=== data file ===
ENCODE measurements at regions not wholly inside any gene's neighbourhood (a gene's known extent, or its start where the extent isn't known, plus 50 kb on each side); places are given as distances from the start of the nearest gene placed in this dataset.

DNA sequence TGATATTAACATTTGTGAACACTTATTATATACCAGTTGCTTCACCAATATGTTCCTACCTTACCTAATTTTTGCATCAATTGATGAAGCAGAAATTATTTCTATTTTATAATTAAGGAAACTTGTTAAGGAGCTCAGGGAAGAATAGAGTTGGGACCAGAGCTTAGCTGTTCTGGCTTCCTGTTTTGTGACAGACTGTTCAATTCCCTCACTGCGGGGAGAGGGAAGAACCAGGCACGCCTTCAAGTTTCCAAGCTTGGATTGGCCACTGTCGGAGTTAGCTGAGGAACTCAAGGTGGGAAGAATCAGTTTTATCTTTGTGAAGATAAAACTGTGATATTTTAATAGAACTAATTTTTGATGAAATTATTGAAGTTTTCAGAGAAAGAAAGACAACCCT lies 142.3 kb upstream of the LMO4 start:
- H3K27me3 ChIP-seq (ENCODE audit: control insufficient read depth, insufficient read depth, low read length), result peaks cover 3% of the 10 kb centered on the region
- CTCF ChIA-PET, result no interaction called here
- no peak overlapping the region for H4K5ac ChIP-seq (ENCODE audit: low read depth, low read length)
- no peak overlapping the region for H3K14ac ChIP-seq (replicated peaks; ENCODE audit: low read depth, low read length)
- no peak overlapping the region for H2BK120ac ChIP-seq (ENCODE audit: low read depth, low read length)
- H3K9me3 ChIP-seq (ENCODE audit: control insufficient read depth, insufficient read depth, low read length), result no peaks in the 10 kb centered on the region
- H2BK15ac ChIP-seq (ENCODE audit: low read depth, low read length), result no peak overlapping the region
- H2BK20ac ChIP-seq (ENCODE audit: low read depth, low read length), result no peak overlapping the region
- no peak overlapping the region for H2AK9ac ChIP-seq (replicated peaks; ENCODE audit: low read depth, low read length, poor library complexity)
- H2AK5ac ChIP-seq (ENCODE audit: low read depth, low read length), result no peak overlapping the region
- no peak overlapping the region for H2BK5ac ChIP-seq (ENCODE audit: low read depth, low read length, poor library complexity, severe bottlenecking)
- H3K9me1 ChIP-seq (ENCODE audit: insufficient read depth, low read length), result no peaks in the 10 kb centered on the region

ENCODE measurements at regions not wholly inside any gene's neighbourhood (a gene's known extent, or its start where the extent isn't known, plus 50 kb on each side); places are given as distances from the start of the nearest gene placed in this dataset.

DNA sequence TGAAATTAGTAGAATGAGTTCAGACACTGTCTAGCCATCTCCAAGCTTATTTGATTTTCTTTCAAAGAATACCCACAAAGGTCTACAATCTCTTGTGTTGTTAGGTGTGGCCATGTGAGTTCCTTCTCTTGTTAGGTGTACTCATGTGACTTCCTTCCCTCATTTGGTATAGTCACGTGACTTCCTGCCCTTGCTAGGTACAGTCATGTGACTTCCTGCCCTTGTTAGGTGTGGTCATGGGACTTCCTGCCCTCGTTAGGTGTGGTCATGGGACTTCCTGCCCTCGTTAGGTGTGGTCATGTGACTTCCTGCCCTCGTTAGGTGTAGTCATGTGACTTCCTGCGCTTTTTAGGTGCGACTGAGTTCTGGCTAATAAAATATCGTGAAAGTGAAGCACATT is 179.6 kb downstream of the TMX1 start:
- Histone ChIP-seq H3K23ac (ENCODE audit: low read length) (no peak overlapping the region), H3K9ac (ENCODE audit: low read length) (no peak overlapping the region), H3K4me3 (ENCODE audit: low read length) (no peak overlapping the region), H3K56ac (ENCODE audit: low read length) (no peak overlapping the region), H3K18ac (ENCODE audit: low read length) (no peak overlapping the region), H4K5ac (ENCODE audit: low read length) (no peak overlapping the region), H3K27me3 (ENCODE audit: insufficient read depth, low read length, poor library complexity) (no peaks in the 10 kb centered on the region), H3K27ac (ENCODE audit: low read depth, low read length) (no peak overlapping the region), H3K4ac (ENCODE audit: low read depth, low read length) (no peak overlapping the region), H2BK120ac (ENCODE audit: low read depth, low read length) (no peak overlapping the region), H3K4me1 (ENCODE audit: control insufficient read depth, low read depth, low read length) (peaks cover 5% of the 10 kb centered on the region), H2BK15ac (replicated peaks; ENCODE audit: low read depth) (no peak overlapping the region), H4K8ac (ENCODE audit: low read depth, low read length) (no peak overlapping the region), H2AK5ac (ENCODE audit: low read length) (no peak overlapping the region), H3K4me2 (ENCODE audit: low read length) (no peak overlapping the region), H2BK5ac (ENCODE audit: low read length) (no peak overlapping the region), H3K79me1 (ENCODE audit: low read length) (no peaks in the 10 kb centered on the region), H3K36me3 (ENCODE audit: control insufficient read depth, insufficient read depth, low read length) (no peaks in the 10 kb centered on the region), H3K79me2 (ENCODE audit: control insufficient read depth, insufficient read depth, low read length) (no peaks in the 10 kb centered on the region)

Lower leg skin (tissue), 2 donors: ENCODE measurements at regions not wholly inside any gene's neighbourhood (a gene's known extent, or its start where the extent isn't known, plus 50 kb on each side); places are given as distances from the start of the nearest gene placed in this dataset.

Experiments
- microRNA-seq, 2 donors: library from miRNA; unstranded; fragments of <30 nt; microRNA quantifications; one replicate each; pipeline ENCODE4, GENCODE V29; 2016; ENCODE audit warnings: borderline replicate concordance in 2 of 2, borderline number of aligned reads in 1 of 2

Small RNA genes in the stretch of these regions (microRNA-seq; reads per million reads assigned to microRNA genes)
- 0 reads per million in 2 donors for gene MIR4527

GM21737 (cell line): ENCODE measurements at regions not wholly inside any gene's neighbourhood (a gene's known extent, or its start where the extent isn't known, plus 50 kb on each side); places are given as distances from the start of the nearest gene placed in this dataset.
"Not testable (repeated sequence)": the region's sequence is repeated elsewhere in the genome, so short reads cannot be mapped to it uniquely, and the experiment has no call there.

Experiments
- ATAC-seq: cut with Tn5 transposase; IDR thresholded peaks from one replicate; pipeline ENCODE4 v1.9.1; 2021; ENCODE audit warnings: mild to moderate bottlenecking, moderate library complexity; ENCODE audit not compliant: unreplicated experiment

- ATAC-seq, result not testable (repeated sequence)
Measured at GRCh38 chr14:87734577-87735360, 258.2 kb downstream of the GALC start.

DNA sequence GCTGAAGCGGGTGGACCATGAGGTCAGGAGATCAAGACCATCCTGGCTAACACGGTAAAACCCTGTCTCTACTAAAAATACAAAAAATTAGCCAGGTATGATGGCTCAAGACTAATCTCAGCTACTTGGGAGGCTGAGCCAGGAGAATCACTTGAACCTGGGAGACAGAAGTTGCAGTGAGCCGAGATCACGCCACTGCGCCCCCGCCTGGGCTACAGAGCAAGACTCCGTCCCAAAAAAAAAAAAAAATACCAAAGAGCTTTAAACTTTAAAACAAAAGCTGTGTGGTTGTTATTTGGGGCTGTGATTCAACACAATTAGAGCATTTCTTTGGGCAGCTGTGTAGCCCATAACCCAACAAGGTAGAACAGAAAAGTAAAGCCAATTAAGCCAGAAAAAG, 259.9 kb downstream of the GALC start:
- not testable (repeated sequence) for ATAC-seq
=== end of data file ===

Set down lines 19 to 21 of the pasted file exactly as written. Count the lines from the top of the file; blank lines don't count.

Experiments
- microRNA-seq, 2 donors: library from miRNA; unstranded; fragments of <30 nt; microRNA quantifications; one replicate each; pipeline ENCODE4, GENCODE V29; 2016; ENCODE audit warnings: borderline replicate concordance in 2 of 2, borderline number of aligned reads in 1 of 2

Small RNA genes in the stretch of these regions (microRNA-seq; reads per million reads assigned to microRNA genes)